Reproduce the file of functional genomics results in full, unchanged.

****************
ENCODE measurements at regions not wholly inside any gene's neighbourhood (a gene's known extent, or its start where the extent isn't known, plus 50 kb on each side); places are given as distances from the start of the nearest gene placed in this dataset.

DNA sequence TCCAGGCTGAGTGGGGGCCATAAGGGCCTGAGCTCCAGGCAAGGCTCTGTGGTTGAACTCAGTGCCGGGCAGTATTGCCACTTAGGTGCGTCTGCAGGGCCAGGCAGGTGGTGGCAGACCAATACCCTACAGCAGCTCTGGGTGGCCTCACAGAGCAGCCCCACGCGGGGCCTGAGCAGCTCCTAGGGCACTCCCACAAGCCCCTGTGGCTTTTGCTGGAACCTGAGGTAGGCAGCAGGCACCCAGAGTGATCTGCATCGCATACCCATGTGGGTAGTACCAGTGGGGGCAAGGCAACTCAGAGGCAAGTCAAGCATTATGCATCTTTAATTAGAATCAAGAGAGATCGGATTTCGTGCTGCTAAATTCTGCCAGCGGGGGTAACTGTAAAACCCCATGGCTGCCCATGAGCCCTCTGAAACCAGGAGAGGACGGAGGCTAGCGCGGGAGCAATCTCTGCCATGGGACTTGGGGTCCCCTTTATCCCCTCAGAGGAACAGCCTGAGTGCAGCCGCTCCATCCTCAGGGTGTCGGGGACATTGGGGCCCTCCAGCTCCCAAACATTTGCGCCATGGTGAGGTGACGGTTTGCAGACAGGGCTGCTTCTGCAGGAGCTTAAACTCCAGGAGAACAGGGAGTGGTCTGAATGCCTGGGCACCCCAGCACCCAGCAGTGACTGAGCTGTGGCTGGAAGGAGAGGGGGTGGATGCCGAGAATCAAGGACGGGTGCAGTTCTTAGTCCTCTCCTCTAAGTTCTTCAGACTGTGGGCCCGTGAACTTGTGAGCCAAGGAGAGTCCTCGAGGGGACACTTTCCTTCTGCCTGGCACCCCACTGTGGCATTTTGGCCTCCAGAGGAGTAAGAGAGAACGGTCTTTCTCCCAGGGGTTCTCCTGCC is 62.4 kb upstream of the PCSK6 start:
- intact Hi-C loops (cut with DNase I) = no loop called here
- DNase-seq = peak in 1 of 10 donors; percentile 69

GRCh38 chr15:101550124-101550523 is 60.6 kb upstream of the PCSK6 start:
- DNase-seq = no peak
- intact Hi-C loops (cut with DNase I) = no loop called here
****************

ENCODE measurements at regions not wholly inside any gene's neighbourhood (a gene's known extent, or its start where the extent isn't known, plus 50 kb on each side); places are given as distances from the start of the nearest gene placed in this dataset.

DNA sequence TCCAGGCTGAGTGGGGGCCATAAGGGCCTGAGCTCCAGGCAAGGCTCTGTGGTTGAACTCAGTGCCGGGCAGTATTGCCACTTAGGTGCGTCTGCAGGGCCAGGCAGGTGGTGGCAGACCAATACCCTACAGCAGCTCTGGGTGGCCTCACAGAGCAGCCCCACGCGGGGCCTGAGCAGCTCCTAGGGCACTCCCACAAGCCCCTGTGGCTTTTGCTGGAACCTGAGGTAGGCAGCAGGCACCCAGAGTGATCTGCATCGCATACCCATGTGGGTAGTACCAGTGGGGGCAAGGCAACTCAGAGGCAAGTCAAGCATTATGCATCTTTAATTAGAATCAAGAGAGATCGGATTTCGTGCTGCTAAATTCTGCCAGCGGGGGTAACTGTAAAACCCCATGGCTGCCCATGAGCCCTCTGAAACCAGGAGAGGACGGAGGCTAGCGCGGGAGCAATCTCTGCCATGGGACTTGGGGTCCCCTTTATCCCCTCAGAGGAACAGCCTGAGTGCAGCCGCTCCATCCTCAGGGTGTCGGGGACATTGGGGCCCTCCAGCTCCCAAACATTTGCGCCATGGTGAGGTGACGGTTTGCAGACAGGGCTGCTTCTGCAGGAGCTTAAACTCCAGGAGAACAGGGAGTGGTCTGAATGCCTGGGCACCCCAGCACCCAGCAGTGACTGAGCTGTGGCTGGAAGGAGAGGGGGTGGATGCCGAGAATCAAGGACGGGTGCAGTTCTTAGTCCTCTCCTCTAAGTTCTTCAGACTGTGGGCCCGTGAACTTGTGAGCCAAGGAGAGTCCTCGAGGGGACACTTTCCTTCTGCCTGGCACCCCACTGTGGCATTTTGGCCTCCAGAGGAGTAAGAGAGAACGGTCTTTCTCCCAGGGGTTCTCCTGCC is 62.4 kb upstream of the PCSK6 start:
- intact Hi-C loops (cut with DNase I) = no loop called here
- DNase-seq = peak in 1 of 10 donors; percentile 69

GRCh38 chr15:101550124-101550523 is 60.6 kb upstream of the PCSK6 start:
- DNase-seq = no peak
- intact Hi-C loops (cut with DNase I) = no loop called here